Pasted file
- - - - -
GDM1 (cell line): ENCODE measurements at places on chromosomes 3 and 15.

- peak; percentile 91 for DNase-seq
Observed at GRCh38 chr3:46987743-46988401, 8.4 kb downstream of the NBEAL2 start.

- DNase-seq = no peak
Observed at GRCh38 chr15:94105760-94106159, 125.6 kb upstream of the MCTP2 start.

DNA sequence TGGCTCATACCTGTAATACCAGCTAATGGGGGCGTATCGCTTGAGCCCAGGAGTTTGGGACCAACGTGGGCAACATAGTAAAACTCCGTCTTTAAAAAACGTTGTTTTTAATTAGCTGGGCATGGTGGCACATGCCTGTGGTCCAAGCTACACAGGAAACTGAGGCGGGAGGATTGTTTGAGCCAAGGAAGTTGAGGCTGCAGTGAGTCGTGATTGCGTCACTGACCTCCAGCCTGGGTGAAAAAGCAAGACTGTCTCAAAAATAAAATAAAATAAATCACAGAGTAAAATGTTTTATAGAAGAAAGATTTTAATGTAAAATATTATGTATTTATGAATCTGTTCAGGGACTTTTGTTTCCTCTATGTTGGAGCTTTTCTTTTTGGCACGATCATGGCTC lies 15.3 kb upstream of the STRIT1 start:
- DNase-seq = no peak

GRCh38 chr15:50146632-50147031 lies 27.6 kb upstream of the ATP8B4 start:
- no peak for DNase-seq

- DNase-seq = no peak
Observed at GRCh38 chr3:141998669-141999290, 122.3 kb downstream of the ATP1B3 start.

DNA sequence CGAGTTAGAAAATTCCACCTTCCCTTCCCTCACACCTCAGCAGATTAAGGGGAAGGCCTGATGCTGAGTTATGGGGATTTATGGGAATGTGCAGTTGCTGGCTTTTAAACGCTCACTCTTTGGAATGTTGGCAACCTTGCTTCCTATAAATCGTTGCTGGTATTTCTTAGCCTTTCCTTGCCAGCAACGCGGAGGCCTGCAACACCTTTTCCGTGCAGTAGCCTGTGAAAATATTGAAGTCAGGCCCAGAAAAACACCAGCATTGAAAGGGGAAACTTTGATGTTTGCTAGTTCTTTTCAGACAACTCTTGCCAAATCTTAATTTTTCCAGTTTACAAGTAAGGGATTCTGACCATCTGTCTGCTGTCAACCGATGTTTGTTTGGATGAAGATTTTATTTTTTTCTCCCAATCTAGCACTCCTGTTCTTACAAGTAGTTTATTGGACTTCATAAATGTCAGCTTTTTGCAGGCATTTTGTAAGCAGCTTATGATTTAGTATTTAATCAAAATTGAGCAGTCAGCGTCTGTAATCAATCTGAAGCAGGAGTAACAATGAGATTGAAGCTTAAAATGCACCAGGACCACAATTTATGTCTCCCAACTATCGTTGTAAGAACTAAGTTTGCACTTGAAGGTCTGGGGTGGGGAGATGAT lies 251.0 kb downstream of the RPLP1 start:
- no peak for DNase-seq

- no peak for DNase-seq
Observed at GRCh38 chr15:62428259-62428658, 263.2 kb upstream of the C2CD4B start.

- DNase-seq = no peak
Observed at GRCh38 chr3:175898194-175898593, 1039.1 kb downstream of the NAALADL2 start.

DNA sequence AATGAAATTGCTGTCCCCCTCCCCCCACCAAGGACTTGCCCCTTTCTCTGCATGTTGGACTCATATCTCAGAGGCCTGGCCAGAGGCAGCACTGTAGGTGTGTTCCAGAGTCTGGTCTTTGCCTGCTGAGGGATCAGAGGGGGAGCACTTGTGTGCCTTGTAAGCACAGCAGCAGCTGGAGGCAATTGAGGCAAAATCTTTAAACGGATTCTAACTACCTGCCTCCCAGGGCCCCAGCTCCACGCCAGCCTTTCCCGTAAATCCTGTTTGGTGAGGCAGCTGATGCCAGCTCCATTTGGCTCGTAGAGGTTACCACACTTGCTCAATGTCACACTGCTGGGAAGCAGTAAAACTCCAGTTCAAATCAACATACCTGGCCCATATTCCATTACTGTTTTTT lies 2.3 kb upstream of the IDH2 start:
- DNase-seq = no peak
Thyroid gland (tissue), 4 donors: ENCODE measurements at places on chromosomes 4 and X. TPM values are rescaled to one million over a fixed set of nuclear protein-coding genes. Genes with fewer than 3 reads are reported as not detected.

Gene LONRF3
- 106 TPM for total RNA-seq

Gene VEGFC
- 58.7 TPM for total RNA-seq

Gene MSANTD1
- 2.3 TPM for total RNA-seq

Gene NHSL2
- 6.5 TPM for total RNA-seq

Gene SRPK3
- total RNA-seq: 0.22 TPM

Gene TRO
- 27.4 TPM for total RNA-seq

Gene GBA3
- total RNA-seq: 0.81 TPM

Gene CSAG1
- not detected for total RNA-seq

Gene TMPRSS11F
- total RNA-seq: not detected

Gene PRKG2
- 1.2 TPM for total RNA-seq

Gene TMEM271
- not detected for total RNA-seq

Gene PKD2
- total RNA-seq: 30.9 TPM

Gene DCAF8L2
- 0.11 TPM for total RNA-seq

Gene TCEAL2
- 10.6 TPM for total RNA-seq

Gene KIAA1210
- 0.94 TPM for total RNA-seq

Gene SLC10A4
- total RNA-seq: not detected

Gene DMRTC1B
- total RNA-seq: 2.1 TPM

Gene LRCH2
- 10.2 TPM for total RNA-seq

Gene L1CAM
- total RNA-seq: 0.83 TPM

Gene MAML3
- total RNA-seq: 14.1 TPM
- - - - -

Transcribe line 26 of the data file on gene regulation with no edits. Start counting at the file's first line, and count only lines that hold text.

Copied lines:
- 2.3 TPM for total RNA-seq